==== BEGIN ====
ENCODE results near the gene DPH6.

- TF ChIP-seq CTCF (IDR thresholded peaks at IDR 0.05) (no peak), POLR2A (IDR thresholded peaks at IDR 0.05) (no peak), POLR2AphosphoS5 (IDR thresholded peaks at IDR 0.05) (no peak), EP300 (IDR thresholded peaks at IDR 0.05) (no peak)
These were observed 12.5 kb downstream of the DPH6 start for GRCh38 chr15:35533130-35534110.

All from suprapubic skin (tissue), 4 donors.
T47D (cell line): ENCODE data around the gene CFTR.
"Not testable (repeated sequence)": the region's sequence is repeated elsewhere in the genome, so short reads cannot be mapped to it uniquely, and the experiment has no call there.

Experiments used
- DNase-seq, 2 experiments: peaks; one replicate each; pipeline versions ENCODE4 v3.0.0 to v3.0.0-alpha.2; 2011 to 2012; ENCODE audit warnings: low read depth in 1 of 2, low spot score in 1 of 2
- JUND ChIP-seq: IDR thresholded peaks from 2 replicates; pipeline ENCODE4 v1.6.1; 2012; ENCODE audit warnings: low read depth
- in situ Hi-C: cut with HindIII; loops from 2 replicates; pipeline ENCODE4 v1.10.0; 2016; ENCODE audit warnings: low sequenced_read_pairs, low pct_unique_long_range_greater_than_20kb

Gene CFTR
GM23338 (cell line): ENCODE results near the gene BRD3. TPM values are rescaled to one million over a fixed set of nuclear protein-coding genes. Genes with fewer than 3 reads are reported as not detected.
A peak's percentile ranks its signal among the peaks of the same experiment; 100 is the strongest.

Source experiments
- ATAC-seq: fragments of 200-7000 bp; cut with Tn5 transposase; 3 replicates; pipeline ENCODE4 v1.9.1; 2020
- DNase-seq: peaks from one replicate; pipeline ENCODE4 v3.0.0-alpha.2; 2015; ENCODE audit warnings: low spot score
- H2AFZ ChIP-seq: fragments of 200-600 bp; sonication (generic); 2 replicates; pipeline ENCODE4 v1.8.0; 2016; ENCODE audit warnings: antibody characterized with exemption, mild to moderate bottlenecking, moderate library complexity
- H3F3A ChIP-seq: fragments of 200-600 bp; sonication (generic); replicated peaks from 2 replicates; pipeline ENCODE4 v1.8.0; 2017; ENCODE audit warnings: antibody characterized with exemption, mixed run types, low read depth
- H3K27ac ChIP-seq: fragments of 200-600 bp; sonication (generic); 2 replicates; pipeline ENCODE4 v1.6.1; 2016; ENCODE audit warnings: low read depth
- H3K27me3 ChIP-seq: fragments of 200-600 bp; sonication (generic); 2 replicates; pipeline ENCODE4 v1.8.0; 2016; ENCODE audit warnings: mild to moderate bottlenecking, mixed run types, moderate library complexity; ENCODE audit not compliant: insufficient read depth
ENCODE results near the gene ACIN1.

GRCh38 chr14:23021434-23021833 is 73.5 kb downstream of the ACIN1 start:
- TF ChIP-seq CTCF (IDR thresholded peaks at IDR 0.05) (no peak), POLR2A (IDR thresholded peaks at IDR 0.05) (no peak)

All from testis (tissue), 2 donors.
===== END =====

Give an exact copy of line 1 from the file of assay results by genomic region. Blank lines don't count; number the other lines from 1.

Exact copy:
ENCODE results near the gene DPH6.